Absolutely. One of my biggest inspirations is William Gibson. This guy pretty much defined the cyberpunk genre, but I never got a chance to really see how his influence manifested in my writing. The Chimera Code was the sixth book I’d written. The previous books were all more or less in the urban fantasy genre. I’d always wanted to write something cyberpunk, but for many years lacked the confidence, because of how dense and detailed Gibson’s writing and world-building were, and that was my gold standard.
So my earlier books, I thought I’d go easy on myself and start with familiar contemporary environments that I’d gleefully wreck with fantastical elements. Those books did not find homes, though I still hold out hope for some of them in the future. So The Chimera Code was actually supposed to be the last book I’d write before throwing in the towel and making do being a professional writer of things other than novels. Because it was supposed to be my last book, I decided it was time to finally attempt something Gibsonian, so this book has a Gibson influence I never really got the opportunity to try in previous writing.
What about such non-literary influences as movies, TV shows, or video games? Did any of them have a big influence on The Chimera Code? You’ve mentioned a couple already.
So many non-literary influences that it’s hard to know which are the important ones to point out. The two biggest media for non-literary influence are probably video games and anime. Both of those were central pillars for me growing up besides books. Of course, visually, Ridley Scott’s Blade Runner is one of the biggest cinematic influences on me and every other cyberpunk writer out there.
But anime is where I inhaled a lot of cyberpunk. Katsuhiro Otomo’s Akira and Masamune Shirow’s Appleseed, Ghost In The Shell, and Black Magic M-66 are major touchstones. There also elements of Bubble Gum Crisis and even Izcer-One, Project A-Ko and Cowboy Bebop laced into the DNA of the book. And eagle-eyed readers will probably spot a nod to Neon Genesis Evangelion here and there.
Video games were also a big influence, just because of the way some games, especially the bigger, triple-A, open-world games, let you explore and interact, and kill, so much stuff. The more recent Deus Ex series made an impression because it’s a cyberpunk game. But other SF games like Mass Effect and even the original Neuromancer adventure game that came out back in the late ’80s were formative experiences on how to interact with these worlds, and the kinds of interesting things could come from the interactions.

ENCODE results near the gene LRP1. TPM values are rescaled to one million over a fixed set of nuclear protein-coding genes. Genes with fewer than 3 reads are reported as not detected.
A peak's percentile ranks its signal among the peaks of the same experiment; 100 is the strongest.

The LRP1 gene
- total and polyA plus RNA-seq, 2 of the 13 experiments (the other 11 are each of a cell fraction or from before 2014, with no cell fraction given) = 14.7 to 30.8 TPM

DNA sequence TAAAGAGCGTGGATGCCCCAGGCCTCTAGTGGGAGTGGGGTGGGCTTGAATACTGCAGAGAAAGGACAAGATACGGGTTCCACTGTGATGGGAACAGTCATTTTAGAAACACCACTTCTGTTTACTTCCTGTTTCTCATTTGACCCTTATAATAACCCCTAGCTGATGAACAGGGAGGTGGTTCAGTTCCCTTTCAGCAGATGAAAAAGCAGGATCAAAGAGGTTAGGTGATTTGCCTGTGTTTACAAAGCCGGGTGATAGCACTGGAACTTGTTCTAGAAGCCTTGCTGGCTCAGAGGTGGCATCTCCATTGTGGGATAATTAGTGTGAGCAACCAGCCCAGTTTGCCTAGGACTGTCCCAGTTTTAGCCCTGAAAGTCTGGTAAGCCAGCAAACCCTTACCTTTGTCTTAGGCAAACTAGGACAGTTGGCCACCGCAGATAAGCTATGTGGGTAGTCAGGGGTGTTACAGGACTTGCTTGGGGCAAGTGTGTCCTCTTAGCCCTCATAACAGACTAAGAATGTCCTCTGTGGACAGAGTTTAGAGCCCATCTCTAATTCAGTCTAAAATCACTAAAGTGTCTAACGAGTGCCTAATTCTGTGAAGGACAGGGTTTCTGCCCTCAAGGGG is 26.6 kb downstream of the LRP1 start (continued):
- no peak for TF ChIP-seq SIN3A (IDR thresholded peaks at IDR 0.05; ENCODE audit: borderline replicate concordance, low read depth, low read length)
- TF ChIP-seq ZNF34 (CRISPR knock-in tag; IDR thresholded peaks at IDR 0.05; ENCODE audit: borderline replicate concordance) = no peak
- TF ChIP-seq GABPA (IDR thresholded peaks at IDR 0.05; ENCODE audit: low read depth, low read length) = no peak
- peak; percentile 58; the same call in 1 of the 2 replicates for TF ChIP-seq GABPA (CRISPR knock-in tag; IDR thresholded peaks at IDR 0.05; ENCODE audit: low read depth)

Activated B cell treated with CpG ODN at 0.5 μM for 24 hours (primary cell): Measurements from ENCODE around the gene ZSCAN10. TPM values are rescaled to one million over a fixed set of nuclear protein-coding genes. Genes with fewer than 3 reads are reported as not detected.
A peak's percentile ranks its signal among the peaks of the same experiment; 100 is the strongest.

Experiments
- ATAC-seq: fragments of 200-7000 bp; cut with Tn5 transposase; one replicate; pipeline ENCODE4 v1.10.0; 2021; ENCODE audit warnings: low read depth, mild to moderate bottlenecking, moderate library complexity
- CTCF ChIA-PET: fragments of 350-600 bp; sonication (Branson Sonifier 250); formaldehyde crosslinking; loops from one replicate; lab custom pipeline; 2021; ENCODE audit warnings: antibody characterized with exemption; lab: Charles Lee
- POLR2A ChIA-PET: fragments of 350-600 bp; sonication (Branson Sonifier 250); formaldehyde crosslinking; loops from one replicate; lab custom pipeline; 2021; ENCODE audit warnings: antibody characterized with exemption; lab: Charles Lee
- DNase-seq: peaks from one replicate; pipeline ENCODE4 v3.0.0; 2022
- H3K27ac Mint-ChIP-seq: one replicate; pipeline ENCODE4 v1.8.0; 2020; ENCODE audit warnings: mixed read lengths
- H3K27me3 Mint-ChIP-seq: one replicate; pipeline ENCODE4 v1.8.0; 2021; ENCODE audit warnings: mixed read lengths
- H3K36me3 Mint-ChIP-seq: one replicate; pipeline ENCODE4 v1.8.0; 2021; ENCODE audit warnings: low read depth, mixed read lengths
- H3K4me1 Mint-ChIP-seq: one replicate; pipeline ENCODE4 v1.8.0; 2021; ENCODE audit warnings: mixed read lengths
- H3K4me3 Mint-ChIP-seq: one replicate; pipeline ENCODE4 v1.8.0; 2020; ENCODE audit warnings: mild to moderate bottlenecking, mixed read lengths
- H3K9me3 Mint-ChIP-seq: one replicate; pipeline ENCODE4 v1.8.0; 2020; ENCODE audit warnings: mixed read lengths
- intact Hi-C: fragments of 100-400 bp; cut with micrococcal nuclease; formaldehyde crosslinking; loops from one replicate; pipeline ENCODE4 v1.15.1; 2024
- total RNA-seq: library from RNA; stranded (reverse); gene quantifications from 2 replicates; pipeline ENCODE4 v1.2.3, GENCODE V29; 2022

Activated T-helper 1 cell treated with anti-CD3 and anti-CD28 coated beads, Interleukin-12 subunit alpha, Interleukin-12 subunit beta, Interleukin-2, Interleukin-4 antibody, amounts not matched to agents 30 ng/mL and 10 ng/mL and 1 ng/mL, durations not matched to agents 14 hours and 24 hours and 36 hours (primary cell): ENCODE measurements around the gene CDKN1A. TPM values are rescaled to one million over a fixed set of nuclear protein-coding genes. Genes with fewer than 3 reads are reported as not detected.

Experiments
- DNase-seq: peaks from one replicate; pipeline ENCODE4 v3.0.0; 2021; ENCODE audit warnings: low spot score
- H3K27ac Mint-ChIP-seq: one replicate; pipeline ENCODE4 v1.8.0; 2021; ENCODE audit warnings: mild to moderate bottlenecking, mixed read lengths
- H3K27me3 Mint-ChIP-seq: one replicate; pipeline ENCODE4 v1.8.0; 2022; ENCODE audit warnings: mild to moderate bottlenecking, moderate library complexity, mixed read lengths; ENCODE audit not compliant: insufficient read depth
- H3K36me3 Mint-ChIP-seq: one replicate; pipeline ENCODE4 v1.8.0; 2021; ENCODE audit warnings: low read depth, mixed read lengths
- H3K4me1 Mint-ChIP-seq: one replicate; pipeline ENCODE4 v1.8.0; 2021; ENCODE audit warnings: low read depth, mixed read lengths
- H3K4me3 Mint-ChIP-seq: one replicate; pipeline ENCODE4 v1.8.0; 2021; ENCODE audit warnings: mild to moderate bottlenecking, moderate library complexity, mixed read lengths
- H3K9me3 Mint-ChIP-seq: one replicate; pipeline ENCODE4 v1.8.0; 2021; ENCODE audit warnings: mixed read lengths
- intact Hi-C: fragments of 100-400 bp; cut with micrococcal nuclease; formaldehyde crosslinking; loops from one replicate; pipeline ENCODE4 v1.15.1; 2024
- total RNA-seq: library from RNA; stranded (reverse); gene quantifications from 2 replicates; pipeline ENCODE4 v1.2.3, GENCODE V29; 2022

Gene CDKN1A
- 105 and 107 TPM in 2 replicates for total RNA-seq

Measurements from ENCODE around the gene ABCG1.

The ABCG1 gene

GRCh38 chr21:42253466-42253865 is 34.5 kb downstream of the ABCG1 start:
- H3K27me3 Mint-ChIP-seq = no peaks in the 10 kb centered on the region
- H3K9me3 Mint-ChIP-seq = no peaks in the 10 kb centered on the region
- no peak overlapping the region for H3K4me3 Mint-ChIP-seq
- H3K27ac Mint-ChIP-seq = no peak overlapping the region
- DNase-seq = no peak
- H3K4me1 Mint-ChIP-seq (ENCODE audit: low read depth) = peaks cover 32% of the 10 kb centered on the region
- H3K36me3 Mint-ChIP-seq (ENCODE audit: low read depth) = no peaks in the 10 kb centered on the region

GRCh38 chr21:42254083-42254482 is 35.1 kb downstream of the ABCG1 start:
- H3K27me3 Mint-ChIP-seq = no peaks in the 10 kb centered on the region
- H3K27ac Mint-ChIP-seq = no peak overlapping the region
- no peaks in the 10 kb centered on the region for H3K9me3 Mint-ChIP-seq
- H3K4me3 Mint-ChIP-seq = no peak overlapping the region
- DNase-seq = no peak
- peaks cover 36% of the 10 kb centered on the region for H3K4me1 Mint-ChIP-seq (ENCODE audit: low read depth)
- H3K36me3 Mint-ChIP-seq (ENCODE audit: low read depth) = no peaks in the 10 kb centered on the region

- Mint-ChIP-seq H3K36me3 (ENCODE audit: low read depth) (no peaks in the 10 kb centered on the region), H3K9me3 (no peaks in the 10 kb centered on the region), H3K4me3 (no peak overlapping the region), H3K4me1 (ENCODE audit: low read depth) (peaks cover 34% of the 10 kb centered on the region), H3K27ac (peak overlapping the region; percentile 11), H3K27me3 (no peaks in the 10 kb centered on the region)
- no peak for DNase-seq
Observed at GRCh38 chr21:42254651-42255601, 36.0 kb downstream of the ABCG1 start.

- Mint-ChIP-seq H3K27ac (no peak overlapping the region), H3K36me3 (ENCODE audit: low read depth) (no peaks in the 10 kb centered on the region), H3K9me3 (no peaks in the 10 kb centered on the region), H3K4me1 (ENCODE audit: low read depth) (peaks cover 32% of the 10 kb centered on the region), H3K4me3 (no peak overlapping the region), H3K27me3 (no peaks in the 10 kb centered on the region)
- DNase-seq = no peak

But even non-cyberpunk games were important for giving me a lot of ideas not just about the world, but the “rules” of a world, and how systems, like magic, might work. Games like the various incarnations of the Final Fantasy series, Shin Megami Tensei: Nocturne, or the Persona series are great at portraying “progression,” and fun ways for people to use magic and other abilities.
Now, as you know, both cyberpunk stories and fantasy novels are sometimes stand-alone tales, and sometimes they’re part of larger sagas. What is The Chimera Code?
The Chimera Code is very much like Jim Butcher’s Dresden Files, in that this intended to be a series, although right now, I have no clear end in sight. The first book is pretty much stand-alone in that if another book were never written, it could comfortably be left there. I’m the sort that feels intense psychic trauma if I’m left with a cliffhanger, and I have to wait years to find out what happens next, so I don’t write those stories.
So, what can you tell us about this series in terms of how many books it will be, when they might be out, etc.?
I have a few specific, major plot points scattered across a series of books, but I’m very much a “discovery writer.” I fall into the same school as two of my other influences, Stephen King and Neil Gaiman, in that when I’m writing a first draft, I’m also a reader, plonking those words down to see what happens next.
So…that’s my roundabout way of saying, “I have no idea how many books there will ultimately be.” I’d say my approach to writing the series is probably a bit like older TV series such as Star Trek: The Next Generation or Babylon-5 back in the day. They’d have an ongoing narrative, either just for that season or for the entire series that was the main story, occasionally peppered with smaller, standalone stories.